Symantec Survey Reveals Significant Adoption of Enterprise Mobile Apps

Symantec Corp. (Nasdaq: SYMC) announced the Malaysia findings of its 2012 State of Mobility Survey, which revealed a global tipping point in mobility adoption. The survey highlighted an uptake in mobile applications across organisations in Malaysia with 67 percent of enterprises at least discussing deploying custom mobile applications and 26 percent currently implementing or have already implemented custom mobile applications.

Despite this adoption, almost half (44 percent) of survey respondents in Malaysia mentioned that mobility is somewhat to extremely challenging and a further 43 percent of survey respondents identified mobile devices as one of their top three IT risks. Yet in the face of these challenges, IT is striking a balance between mobile benefits and risks by transforming its approach to mobility to deliver improved business agility, increased productivity and workforce effectiveness.

The State of Mobility Survey reveals the challenges organisations are grappling with in accommodating the mobility tipping point and also identifies and quantifies mobility-associated risks as perceived by IT decision makers. In this survey, more than 6,000 organisations from 43 countries, including Malaysia, bring to light the change in the usage of mobile devices and mobile applications.

Mobile Devices Now Critical Business Tools

The significant adoption of mobile applications demonstrates remarkable confidence, by organisations, in the ability for mobility to deliver value. This confidence is further supported by a rare alignment between expectations and reality. Generally, the gains expected from new technologies far exceed the reality upon implementation.

Mobile Initiatives Significantly Impacting IT Resources

As with the adoption of any new technology, mobility is challenging IT organisations. Almost half (44 percent) of respondents in Malaysia mentioned that mobility is somewhat to extremely challenging, while 63 percent noted that reducing the cost and complexity is one of their top business objectives.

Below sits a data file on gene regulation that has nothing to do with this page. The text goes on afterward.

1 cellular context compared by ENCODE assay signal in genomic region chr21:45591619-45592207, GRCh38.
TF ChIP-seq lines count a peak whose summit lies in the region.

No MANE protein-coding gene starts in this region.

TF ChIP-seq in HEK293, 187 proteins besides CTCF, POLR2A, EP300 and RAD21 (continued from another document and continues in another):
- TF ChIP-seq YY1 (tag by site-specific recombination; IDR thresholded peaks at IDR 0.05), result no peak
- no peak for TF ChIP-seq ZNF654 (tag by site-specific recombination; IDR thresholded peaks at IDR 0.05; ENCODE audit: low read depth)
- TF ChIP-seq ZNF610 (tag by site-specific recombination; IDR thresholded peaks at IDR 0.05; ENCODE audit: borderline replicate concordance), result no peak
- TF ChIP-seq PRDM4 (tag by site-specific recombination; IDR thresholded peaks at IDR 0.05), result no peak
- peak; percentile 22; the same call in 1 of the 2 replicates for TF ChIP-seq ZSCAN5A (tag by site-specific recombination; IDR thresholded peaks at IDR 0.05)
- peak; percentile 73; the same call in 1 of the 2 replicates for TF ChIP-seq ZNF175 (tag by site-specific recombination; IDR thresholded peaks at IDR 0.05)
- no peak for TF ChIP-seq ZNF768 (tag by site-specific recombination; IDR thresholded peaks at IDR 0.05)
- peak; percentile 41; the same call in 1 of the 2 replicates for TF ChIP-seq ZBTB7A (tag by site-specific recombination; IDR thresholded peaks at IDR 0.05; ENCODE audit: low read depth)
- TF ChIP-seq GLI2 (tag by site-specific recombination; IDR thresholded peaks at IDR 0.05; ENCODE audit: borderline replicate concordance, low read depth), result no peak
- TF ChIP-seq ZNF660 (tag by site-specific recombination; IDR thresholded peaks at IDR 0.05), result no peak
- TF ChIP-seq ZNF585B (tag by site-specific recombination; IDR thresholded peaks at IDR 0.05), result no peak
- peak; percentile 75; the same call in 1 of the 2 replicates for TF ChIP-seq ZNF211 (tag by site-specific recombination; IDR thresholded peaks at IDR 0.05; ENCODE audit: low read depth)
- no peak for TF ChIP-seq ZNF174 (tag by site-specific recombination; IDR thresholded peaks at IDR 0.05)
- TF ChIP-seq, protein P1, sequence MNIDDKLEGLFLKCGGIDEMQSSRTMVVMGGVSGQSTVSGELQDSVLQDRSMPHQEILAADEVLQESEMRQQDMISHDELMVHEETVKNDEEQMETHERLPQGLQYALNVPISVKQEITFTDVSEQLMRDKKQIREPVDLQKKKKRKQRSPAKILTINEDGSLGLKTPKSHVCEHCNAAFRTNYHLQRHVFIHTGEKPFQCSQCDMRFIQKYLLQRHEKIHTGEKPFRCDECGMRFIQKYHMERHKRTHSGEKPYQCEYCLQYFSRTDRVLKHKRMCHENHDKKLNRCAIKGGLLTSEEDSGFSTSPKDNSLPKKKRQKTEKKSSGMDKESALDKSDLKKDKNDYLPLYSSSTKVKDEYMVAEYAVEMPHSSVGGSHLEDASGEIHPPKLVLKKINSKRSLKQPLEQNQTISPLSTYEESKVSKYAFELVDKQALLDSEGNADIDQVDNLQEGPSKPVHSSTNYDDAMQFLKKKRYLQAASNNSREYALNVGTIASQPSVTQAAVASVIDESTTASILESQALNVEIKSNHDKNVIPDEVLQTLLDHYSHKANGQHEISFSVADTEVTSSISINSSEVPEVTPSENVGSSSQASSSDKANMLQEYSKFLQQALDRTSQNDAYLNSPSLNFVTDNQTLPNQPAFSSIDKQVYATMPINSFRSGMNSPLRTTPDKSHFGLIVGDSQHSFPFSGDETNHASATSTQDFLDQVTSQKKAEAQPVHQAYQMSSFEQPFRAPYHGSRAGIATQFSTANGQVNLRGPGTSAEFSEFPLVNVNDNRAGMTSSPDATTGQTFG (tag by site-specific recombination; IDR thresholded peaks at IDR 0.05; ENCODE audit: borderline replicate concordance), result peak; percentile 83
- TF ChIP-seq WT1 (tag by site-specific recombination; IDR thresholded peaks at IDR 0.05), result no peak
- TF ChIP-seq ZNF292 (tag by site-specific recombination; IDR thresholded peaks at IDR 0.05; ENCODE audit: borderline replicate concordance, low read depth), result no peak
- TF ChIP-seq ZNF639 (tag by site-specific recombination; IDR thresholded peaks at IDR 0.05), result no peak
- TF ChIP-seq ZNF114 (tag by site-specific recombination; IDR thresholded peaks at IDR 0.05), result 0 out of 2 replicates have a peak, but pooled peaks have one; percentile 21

Mobility Risks Impacting Organisations

Approximately 51 percent of respondents from Malaysia indicate maintaining a high level of security is a top business objective for mobility and 43 percent identified mobile devices as one of the top three IT risks, making it the leading risk cited by IT.


Organisations that choose to embrace mobility, without compromising on security, are most likely to improve business processes and achieve productivity gains. To this end, organisations should consider developing a mobile strategy that defines the organisation’s mobile culture and aligns with their security risk tolerance.
The following are some key recommendations to improve the effectiveness of mobile initiatives from Symantec:

  • Enable broadly: Mobility offers tremendous opportunities for organisations of all sizes. Explore how you can take advantage of mobility and develop a phased approach to build an ecosystem that supports your plan. To get the most from mobile advances, plan for line-of-business mobile applications that have mainstream use. Employees will use mobile devices for business one way or another – make it on your terms.
  • Think strategically: Build a realistic assessment of the ultimate scale of your mobile business plan and its impact on your infrastructure. Think beyond email. Explore all of the mobile opportunities that can be introduced and understand the risks and threats that need to be mitigated. As you plan, take a cross-functional approach to securing sensitive data no matter where it might end up.
  • Manage efficiently: Mobile devices are legitimate endpoints that require the same attention given to traditional PCs. Many of the processes, policies, education and technologies that are leveraged for desktops and laptops are also applicable to mobile platforms. So the management of mobile devices should be integrated into the overall IT management framework and administered in the same way – ideally using compatible solutions and unified policies. This creates operational efficiencies and lowers the total cost of ownership.
  • Enforce Appropriately: As more employees connect their personal devices to the corporate network, organisations need to modify their acceptable usage policies to accommodate both corporate-owned and personally-owned devices. Management and security levers will need to differ based on ownership of the device and the associated controls that the organisation requires. Employees will continue to add devices to the corporate network to make their jobs more efficient and enjoyable so organisations must plan for this legally, operationally and culturally.
  • Secure comprehensively: Look beyond basic password, wipe and application blocking policies. Focus on the information and where it is viewed, transmitted and stored. Integrating with existing data loss prevention, encryption and authentication policies will ensure consistent corporate and regulatory compliance.